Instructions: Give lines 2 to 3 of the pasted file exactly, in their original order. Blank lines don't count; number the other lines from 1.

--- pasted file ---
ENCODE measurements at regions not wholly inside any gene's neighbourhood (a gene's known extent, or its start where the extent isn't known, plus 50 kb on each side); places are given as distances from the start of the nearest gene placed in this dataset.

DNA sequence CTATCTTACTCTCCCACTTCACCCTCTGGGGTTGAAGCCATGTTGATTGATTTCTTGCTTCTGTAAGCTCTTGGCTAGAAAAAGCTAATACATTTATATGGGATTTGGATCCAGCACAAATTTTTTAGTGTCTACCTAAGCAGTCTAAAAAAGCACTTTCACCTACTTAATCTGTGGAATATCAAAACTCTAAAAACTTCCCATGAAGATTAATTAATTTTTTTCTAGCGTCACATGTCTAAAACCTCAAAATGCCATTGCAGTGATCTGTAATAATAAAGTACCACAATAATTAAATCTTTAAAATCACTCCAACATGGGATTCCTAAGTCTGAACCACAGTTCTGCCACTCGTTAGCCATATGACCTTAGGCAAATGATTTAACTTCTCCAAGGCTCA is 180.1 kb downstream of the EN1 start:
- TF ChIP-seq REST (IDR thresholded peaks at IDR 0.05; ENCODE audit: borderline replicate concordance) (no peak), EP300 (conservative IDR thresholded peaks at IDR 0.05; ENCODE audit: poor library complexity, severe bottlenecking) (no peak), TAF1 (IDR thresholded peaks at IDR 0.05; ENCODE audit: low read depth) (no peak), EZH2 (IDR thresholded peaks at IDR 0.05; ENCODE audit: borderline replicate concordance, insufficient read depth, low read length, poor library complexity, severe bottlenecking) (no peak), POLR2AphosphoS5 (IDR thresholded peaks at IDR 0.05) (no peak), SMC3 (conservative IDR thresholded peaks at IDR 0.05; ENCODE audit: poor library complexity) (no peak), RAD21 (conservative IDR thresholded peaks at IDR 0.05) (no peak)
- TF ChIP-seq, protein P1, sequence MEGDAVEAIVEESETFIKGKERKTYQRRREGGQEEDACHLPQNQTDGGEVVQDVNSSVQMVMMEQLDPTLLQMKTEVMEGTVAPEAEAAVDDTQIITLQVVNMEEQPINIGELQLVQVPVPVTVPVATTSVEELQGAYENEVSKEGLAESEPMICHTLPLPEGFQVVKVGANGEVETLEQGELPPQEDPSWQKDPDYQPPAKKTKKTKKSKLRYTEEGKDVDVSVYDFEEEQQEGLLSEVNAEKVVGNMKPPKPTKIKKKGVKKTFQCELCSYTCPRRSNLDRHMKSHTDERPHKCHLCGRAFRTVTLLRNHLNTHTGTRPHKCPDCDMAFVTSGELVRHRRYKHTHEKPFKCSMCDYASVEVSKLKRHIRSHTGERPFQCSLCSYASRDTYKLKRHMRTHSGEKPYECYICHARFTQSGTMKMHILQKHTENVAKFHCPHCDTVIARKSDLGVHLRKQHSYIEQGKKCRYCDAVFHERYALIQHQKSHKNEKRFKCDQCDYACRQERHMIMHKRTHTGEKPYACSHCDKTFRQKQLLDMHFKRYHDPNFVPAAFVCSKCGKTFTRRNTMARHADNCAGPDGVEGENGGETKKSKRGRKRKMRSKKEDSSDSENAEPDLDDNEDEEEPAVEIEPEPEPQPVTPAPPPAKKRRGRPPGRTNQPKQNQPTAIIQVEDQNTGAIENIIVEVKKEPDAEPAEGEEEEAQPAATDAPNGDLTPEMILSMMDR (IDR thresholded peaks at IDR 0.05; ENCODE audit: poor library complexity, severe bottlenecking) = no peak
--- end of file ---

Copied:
DNA sequence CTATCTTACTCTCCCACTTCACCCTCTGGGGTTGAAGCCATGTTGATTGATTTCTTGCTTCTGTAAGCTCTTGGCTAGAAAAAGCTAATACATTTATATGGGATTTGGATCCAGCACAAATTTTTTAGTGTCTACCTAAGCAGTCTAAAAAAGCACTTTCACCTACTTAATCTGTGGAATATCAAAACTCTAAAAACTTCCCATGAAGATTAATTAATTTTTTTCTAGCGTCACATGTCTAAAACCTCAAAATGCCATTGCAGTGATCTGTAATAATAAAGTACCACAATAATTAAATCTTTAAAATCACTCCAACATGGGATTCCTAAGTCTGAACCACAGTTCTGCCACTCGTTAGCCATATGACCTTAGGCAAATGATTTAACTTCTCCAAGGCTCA is 180.1 kb downstream of the EN1 start:
- TF ChIP-seq REST (IDR thresholded peaks at IDR 0.05; ENCODE audit: borderline replicate concordance) (no peak), EP300 (conservative IDR thresholded peaks at IDR 0.05; ENCODE audit: poor library complexity, severe bottlenecking) (no peak), TAF1 (IDR thresholded peaks at IDR 0.05; ENCODE audit: low read depth) (no peak), EZH2 (IDR thresholded peaks at IDR 0.05; ENCODE audit: borderline replicate concordance, insufficient read depth, low read length, poor library complexity, severe bottlenecking) (no peak), POLR2AphosphoS5 (IDR thresholded peaks at IDR 0.05) (no peak), SMC3 (conservative IDR thresholded peaks at IDR 0.05; ENCODE audit: poor library complexity) (no peak), RAD21 (conservative IDR thresholded peaks at IDR 0.05) (no peak)